Our meditations wouldn’t be stored. We committed whole-heartedly to the desire to bring people together at the same time. Storing meditations would mean there would be less people sitting together daily.

We used a working prototype internally for 8 weeks prior to our beta week. During that time, we learned what being live really meant. For example, while in our internal prototype phase, I led one of our first meditations using the app from my home in Brooklyn. A man, outside my window very loudly yelled “F*** you!” It was a quintessential New York moment, but not one that was conducive to meditation. Being live meant things could go wrong: teachers could cough, a fire truck could go by, a man outside the window could yell profanities. It introduced a rawness that felt uncomfortable in a digital world that obsesses over curated experiences. We’d be removing the mask of curation, revealing our imperfections. Meditation teaches us to notice all of the facets of being human, including the environments we’re in. The more we can turn into ourselves and our breath, the more we can turn down the chaos around us. With some loose guidelines in place to ensure a relaxing experience, we chose to embrace it.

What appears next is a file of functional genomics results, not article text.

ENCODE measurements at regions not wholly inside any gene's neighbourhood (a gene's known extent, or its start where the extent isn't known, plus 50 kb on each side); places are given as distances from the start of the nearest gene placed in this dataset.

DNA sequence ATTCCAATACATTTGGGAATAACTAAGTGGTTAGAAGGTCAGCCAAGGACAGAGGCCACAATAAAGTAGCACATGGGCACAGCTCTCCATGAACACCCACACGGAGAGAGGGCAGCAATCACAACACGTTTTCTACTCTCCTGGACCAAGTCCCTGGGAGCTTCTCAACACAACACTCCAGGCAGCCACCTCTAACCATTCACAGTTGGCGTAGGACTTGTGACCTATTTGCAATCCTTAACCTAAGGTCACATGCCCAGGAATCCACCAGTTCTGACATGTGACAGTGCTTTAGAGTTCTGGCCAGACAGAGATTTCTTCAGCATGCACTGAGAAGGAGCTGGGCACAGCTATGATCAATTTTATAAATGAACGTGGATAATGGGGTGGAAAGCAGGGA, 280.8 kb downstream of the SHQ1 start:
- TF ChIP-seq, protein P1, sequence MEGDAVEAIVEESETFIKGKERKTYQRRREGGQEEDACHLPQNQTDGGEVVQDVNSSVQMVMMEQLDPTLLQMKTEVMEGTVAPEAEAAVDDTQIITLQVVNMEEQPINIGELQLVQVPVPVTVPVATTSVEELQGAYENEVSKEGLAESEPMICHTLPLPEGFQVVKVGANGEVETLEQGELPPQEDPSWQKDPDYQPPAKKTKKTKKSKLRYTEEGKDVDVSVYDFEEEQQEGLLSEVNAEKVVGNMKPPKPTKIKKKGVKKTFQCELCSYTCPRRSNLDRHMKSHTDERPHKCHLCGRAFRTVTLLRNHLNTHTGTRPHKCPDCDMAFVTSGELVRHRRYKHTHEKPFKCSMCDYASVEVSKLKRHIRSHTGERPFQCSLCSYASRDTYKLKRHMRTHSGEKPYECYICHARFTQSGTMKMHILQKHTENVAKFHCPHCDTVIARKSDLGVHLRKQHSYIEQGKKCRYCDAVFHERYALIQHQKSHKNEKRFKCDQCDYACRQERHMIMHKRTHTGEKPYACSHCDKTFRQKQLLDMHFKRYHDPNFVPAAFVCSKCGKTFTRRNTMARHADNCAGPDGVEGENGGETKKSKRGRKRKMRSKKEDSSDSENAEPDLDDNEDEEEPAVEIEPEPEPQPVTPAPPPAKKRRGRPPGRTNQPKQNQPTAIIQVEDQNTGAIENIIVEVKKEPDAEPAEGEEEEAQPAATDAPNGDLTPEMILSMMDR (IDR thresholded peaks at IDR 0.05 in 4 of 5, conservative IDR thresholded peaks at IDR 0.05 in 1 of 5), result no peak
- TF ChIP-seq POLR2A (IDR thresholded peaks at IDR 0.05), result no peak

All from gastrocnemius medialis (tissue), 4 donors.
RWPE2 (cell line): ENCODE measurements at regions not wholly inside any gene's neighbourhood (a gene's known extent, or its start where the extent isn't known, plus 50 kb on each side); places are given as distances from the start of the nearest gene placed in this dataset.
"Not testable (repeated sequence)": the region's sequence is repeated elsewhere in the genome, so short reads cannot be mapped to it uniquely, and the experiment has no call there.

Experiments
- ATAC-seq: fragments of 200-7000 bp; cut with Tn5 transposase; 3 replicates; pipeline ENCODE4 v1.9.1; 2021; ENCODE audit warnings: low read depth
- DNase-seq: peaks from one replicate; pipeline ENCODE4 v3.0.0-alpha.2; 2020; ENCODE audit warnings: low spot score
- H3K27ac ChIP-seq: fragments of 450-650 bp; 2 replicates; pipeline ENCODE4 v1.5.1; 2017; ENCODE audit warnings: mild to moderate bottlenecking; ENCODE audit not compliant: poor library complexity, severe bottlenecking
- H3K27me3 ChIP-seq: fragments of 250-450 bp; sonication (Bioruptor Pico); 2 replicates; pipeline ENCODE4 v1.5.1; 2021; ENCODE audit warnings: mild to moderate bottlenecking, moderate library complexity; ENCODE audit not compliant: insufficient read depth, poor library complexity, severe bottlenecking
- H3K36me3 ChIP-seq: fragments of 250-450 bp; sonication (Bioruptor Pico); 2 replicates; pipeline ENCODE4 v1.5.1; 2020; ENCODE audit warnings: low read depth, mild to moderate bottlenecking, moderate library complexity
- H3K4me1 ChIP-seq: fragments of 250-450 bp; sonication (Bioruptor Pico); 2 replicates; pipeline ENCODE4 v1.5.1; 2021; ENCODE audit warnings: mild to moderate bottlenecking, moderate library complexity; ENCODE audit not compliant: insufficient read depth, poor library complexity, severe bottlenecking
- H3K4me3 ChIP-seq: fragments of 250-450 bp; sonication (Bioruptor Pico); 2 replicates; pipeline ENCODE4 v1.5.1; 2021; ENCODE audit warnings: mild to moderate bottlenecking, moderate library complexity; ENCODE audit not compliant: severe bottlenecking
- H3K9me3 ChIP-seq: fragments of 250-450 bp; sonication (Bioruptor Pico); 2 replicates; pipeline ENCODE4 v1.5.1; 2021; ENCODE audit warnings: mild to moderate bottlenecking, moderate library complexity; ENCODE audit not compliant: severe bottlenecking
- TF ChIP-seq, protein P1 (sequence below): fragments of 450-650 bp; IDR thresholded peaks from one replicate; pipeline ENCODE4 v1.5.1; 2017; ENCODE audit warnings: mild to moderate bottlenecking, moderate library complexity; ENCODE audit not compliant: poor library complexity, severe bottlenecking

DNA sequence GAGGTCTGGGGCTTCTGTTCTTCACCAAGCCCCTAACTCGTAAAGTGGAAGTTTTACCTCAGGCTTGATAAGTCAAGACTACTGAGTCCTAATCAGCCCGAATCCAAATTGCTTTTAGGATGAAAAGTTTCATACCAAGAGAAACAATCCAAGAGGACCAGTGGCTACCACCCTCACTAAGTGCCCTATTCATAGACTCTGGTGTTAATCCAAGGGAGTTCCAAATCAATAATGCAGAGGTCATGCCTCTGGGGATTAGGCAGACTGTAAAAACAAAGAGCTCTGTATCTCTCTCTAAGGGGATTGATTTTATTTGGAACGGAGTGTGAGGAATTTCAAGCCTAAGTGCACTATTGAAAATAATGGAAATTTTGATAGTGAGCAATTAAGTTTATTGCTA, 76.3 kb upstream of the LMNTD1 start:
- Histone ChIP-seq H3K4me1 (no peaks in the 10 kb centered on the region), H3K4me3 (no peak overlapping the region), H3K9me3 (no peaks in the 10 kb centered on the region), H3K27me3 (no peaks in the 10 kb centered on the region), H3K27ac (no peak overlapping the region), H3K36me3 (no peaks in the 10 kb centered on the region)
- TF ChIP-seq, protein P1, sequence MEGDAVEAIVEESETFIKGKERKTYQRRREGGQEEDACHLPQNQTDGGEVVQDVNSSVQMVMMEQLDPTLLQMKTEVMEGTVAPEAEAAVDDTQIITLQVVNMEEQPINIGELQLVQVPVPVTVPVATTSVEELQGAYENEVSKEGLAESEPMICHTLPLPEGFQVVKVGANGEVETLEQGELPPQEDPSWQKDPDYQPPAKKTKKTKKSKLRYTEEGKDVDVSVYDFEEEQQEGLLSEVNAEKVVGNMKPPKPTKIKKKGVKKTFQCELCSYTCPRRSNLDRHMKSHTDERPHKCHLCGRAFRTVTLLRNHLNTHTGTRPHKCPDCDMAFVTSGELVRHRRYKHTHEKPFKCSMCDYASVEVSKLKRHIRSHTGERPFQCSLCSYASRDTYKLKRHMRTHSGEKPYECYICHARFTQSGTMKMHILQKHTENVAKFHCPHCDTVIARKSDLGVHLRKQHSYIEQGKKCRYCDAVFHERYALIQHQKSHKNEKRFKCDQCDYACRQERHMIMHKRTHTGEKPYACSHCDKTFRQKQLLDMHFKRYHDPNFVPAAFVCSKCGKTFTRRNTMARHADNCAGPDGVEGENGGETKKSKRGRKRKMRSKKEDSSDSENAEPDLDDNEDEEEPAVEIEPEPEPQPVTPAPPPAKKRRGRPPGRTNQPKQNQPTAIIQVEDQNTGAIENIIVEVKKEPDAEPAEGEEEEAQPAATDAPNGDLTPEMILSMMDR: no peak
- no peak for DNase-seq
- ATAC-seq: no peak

The remainder was primarily aesthetic, and relied on details and metaphors. We landed on the idea of each user being represented by a light orb, rather than photos or videos. As users “Tap In,” we could create a celestial ecosystem. With a halo identifying your own orb, you flock together and shift shapes with the other meditators. We aim to accentuate the feeling of togetherness— or at least ignite the imagination. Our backgrounds are blobs of colors, with ribbon-like shapes intersecting, visualizing what energy looks like to me. They continuously undulate and shift back and forth, up and down. We created a space that users can walk into, in hopes of immediately promoting calm.

As I reflect back on the creation experience, I noticed it’s often easier to look at other products and see value in their solution, rather than mold your own unique but raw ideas. Looking out rather than in often moves us into a space of comparison instead of creation. What is it that you are really trying to solve? And how can you share your unique take on that idea. In the creation of Tap In, solving the design for the app meant borrowing deeply from meditation traditions: silencing the noise in order to stay clear and true to the pure “essence,” the seed, the soul of the idea.

Originally from Montréal, Margaux Le Pierrès works as the design director at Fictive Kin, a digital product studio, where she had lead branding & digital product design for fabulous companies like National Geographic & Kickstarter. Margaux is also a certified Reiki Master, and Akashic record practitioner, with experience working with clients one-on-one to help facilitate opportunities for people to connect to themselves more deeply, and live a more authentic life. Along with Fictive Kin, Margaux recently launched Tap In, the first live, collective meditation app.